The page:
The CME exchange rolled out four regional aluminium premium contracts over 2013-2016, capitalising on industry unhappiness with the disconnect between the LME’s primary aluminium contract and surging physical market indicators, widely attributed to the LME’s own warehousing issues.
The LME responded with its own physically-settled contracts, but none traded — if you ignore the eight lots mistakenly registered by one fat-fingered trader in April 2017.
All the LME’s new contracts will use the standard vanilla CME futures model. There will be no physical delivery, no multiple prompt dates, but rather monthly futures cash settled against industry benchmarks.
The CME has first-mover advantage, but the LME is the generator of the underlying aluminium price, making it a logical one-stop market for those wanting to trade both components of the “all-in” price.
Aluminium and steel are new fronts in an evolving competition between the two exchanges. The main battle ground is currently copper.
Long a distant poor cousin to the LME’s flagship contract, the CME copper contract has grown exponentially in recent years. Volumes grew by 27 percent in 2016, 26 percent in 2017 and are up another 35 percent this year.
Even more spectacular has been the rise in CME copper options activity. Average daily volume this year has mushroomed by nearly 340 percent and open interest by 175 percent, the exchange said last month.
True, volumes have been boosted by the CME’s market-maker programme, a stimulus that doesn’t exist on the LME.
But with the CME claiming that more than 20 percent of its copper options business is now originating outside of the United States, it is clear it has been gaining market share at the expense of London, where copper volumes slid 8 percent last year and have flatlined so far this year.
The ShFE has just launched its own copper options contract, only the third such commodity derivatives offering in China after sugar and soymeal.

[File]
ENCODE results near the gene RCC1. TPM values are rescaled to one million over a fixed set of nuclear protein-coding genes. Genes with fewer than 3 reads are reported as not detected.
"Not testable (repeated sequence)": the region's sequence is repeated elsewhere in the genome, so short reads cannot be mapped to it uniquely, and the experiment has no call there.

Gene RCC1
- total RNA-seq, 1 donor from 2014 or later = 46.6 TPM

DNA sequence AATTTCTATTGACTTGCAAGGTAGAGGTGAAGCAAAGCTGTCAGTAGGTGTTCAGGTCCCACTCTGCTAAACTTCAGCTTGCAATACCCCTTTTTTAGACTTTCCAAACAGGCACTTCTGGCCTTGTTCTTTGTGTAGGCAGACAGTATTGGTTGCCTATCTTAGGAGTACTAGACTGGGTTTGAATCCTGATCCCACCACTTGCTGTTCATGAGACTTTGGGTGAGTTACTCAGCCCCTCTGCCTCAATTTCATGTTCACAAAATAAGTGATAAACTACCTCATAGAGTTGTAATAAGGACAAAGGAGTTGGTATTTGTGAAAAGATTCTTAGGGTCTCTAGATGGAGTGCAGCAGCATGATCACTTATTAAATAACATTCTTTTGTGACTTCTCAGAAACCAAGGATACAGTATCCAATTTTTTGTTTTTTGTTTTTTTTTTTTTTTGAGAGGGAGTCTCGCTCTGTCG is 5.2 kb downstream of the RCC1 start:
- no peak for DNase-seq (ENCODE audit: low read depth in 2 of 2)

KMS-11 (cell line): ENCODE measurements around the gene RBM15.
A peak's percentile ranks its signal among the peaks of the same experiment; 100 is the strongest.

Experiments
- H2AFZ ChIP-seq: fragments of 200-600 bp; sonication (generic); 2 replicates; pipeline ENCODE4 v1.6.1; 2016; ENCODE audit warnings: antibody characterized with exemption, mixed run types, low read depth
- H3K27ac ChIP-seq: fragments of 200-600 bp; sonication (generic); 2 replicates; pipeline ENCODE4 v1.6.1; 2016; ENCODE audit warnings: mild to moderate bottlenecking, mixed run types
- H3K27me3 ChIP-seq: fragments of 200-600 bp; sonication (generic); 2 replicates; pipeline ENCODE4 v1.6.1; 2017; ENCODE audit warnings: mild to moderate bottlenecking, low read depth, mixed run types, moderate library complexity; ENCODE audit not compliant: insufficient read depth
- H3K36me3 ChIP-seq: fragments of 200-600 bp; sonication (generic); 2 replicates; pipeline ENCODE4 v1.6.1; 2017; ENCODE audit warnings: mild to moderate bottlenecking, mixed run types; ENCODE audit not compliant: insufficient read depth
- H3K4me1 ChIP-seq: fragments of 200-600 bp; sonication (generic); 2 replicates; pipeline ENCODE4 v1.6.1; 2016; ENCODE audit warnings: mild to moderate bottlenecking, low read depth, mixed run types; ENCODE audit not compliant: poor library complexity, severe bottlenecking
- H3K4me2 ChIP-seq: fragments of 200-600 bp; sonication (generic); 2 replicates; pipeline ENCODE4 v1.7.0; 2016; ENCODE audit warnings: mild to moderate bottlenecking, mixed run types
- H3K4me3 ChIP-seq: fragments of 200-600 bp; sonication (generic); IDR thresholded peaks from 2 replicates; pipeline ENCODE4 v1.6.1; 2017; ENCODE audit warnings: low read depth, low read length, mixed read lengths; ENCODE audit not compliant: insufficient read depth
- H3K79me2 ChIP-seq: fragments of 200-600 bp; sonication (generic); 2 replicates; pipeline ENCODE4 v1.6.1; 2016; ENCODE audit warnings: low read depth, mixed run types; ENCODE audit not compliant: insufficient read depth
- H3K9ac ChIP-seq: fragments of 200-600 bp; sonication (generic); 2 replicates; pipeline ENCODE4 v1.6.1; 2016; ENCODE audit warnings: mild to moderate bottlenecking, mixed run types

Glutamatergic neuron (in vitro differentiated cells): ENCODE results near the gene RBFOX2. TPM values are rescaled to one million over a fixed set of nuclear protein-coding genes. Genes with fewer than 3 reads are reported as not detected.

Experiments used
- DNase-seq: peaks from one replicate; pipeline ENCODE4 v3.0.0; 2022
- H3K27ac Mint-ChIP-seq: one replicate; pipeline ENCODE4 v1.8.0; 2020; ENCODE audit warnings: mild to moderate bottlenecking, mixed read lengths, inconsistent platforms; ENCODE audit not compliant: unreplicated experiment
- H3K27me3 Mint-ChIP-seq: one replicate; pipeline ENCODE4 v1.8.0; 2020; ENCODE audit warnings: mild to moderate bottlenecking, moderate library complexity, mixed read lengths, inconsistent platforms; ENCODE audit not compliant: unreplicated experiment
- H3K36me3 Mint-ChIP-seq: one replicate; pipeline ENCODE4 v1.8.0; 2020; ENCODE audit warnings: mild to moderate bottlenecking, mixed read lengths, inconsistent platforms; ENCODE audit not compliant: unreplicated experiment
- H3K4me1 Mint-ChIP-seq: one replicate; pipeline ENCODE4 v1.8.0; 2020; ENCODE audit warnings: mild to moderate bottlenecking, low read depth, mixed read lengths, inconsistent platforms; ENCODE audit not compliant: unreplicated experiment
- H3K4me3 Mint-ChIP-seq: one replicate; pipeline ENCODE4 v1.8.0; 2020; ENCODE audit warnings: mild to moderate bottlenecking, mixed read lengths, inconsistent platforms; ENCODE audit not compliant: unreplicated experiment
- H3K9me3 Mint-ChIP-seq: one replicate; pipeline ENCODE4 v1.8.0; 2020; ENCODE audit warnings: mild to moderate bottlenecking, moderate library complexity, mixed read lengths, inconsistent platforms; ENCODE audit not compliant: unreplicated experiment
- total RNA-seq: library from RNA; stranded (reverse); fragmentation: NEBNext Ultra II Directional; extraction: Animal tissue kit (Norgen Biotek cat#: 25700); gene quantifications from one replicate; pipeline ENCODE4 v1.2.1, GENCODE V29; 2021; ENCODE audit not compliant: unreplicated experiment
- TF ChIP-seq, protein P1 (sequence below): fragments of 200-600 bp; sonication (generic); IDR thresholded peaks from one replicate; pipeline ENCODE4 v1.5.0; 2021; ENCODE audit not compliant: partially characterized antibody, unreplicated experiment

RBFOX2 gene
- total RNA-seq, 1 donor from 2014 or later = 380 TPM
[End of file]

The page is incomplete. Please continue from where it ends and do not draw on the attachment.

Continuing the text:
Like many Chinese markets, the ShFE has a reputation for sometimes wild fluctuations in activity, depending on what the country’s mass retail investment crowd considers the hot market at the time.
The options offering, however, appears to be targeted at the industrial and institutional players who currently trade the international market. Volumes and open interest after the first month of trading were 21,028 lots and 19,584 lots respectively.
Now, as the LME has consistently argued, there is no pre-defined limit on how much copper can trade across the world’s exchanges, particularly given the different user profiles.
If ShFE is successful, it does not automatically mean a hit on the LME. It could, indeed, boost both LME and CME volumes by lifting arbitrage.
Nor has it stopped more Chinese players from joining the London market; witness broker Nanhua Futures’ move to become a member of the LME.
But ShFE’s ambitions to translate China’s dominance of physical metal supply chains into trading clout are clear from what it has not done.
It has, via Chinese regulators, denied the LME permission to open warehouses in mainland China and has conspicuously declined to “connect” with HKEx in the way Chinese stock markets have.
There is much eastern promise for the LME, but it comes with a veiled threat.
Editing by David Goodman